Apart from the high-quality dining options, Mint stands out for its great service; with friendly flight attendants, the experience is more on par with a foreign carrier’s business or first class. Plus, passengers enjoy free high-speed Wi-Fi, which enabled me to be more productive than I’ve ever been in the air on a recent flight. Unfortunately, JetBlue doesn’t offer lounge access, but there is an Airspace lounge in its JFK terminal that you can access with your Platinum Card® from American Express.
Cost in dollars: For a JFK-LAX round-trip purchase with no advance notice, I found prices to start at $1,847, while flights booked two months in advance were as little as $1,097.
Earning: You earn 3 points per dollar when you purchase Mint tickets. In addition, you can earn another 3x points for purchasing flights online at JetBlue.com, for a total of 6x. Furthermore, you can earn 6x points for using the JetBlue Plus Card and a further 3x if you reach Mosaic status (which is offered to JetBlue Plus cardholders who spend $50,000 in a calendar year).
Stack all of these bonuses together, as well as the 10% rebate on points redeemed by JetBlue Plus cardholders, and it’s possible to earn a net 16.5 points per dollar spent on Mint. That works out to more than 18,000 points on a $1,097 round-trip. According to TPG’s valuations, JetBlue points are worth 1-1.4 cents each, although they can sometimes be worth more. Conservatively, this allows you to earn rewards worth around 20% of the cost of your ticket, which is phenomenal!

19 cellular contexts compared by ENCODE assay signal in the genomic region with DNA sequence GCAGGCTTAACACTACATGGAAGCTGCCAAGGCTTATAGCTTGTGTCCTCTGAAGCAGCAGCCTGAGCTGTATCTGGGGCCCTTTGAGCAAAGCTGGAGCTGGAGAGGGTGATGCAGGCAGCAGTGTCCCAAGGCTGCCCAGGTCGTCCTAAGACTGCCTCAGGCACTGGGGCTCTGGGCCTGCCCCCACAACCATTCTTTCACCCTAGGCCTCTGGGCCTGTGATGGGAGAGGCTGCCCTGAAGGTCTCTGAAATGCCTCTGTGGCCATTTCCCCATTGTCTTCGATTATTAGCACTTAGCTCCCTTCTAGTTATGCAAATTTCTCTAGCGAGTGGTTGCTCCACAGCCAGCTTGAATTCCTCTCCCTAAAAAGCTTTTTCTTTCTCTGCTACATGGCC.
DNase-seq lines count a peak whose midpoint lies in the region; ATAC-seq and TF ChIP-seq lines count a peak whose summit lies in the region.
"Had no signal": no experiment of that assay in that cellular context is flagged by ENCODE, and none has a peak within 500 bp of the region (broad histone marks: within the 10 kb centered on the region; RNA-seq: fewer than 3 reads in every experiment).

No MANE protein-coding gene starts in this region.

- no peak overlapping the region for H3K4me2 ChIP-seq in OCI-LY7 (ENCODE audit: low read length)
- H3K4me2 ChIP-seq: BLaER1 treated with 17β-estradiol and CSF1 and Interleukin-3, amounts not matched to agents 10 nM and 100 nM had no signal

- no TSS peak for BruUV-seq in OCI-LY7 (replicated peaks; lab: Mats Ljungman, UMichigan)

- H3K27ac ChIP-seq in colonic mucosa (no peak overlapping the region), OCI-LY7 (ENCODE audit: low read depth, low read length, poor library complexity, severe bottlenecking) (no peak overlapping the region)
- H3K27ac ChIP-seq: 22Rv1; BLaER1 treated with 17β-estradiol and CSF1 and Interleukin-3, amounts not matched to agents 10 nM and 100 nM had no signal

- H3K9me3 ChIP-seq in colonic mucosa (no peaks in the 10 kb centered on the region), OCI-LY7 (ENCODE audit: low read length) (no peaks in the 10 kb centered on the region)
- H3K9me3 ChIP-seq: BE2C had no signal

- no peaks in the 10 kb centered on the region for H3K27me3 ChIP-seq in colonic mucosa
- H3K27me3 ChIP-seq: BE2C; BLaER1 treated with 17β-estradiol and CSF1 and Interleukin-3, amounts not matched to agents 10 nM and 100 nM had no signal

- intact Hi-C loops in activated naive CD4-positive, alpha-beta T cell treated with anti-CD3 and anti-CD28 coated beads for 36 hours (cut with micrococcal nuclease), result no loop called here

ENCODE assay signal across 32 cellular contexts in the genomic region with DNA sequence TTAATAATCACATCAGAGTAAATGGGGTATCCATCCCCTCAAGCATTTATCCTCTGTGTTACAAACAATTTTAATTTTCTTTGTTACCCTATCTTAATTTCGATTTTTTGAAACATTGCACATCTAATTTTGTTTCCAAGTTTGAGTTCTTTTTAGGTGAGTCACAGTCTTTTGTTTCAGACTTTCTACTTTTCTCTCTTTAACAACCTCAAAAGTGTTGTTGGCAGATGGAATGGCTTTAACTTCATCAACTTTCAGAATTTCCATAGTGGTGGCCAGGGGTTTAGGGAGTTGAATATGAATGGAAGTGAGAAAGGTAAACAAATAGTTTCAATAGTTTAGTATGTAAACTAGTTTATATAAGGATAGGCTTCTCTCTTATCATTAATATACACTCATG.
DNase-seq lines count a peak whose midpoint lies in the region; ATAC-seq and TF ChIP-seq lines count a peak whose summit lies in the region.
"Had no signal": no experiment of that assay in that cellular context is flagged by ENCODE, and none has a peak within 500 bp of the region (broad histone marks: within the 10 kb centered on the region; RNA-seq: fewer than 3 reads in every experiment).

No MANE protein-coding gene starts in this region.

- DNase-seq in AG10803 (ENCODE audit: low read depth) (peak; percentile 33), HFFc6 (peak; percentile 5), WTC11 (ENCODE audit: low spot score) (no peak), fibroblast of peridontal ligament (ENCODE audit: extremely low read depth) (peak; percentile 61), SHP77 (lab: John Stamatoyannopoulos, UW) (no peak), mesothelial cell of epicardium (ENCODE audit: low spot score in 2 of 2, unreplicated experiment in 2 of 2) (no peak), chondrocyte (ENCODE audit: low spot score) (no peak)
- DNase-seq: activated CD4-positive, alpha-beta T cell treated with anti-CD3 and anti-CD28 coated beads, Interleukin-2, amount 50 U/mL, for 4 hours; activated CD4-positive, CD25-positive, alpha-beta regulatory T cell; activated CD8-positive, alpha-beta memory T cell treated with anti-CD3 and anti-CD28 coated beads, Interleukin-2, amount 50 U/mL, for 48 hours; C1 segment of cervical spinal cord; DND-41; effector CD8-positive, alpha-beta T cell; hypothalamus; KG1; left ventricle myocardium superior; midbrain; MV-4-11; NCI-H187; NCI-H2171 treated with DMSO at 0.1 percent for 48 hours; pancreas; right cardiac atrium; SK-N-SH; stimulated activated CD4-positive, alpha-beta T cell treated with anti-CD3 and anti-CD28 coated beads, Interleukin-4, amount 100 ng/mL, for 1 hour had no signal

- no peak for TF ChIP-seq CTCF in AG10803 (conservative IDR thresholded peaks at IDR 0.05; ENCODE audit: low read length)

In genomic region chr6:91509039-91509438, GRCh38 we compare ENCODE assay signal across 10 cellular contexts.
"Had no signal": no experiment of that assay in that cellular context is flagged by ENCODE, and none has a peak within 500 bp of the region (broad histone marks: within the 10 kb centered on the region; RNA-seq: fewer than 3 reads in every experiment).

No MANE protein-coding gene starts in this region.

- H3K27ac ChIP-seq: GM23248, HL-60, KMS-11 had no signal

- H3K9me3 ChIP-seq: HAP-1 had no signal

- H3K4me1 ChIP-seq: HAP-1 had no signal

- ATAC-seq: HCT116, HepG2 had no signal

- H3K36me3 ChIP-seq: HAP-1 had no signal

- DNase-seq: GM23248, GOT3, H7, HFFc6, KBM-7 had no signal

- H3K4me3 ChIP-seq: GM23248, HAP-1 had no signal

Award cost and availability: You can use your TrueBlue points to book a Mint seat on any flight, and the number of points required is related to the cost of the ticket. When I looked at maximizing TrueBlue points, I was disappointed to find that Mint seats returned relatively low values per point compared to other options — less than one cent per point in most cases. For example, I found round-trip flights between JFK and LAX with little advance notice to be priced as high as 275,400 points, while having two months advanced notice allowed you to book Mint seats for as little as 90,600 points. Unfortunately, this means that your points will technically go further when used for the standard economy-class product.
United offers what it calls Premium Service (p.s.) on its narrow-body Boeing 757 aircraft, with lie-flat seats in a 2-2 configuration — very similar to the business-class seats on American’s A321 transcontinental aircraft. While the carrier used to operate transcon flights from New York out of JFK, it’s moved all service to Newark. United also operates some wide-body aircraft on these routes during busier periods, including the 777-200 and the 787-9.
Routes: Newark (EWR) to Los Angeles (LAX) and Newark (EWR) to San Francisco (SFO)